0 votes Thank Flag Link Tue Mar 26, 2013
The sellers are not obligated to counter an offer. If they get an offer they are afraid to jeopardize they can just accept that one and reject the others. The seller's agent will typically play their cards close to their chest and not disclose too much information in case the deal falls through. Knowing what a seller accepted can effect a future negotiation. You are finding yourself in a familiar situation that was prevalent several years and in some communities around Boston has not changed. Multiple offers going over asking. It's a tough call regarding what to offer. You have to respect your comfort zone and understand your limits.
0 votes Thank Flag Link Tue Mar 26, 2013
We live and learn. It is difficult when we do not get what we want...next time make your best offer and save yourself the heart ache! If there is a signed offer then then your only option is to put in a back-up offer if they will accept one. Even IF they will accept a back-up offer it is a LONG SHOT that offer will ever come into play. Good luck in your home search!
0 votes Thank Flag Link Tue Mar 26, 2013
First, if you anticipated multiple offers, why did you only offer $1,000 more than the asking price? Next time, figure out initially what the house is really worth. Then make an offer closer to that figure.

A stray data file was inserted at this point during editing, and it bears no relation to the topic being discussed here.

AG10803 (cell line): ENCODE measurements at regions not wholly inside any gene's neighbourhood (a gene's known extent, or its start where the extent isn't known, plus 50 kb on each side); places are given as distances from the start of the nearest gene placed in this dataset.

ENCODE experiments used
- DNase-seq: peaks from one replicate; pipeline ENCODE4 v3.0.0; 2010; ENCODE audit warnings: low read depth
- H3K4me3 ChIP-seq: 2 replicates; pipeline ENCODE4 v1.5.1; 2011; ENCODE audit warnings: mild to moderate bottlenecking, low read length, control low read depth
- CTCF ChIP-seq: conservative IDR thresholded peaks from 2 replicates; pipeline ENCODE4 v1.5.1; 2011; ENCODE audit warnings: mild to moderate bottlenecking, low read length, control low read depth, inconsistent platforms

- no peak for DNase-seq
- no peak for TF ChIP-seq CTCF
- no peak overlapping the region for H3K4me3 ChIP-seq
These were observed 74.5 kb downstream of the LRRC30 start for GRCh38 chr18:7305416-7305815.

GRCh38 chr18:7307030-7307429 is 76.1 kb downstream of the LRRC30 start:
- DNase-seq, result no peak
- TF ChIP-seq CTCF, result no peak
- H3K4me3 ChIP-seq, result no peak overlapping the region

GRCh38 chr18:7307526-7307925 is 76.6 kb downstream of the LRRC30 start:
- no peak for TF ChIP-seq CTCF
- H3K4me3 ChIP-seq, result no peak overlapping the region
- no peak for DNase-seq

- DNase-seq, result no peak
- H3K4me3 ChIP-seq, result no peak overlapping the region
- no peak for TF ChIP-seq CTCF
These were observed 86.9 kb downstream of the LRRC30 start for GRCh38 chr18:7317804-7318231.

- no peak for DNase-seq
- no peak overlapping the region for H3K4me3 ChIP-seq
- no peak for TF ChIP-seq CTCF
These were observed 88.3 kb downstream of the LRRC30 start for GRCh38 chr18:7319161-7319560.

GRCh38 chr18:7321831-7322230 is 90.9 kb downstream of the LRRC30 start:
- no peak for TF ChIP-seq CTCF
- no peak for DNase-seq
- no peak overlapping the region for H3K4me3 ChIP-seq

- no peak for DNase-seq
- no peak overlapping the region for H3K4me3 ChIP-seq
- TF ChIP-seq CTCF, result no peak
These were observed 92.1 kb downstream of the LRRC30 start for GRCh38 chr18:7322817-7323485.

Second, why didn't your agent suggest an escalation clause--a clause that would have automatically raised your offer up to that $15,000 level, based on offers from other people? Next time, consider including an escalation clause.

Third, why did your agent allow you to believe that the seller would ask you for a "best and final"? Next time, assume that there won't be that opportunity.

Fourth, the listing agent is under no obligation to reveal any details of the successful offer.

Fifth, your only option is to try to put in a backup offer. If the initial offer falls through, then you might have a chance.

Hope that helps.
0 votes Thank Flag Link Tue Mar 26, 2013
Thanks for your response. The issue with listing house at a lower price is to not know what is seller's expectation. Should I put in $20k higher than list price on my first offer? In a way you are competing against yourself as there is no ceiling. The house in the areas were sold lower than my offer. Frankly, if there is so much interest, I would go back to a group of people (I think I would have been part of that) to beat the higher offer (and get even better offer from the highest). I expected this, so did my agent. I will look into escalation clause.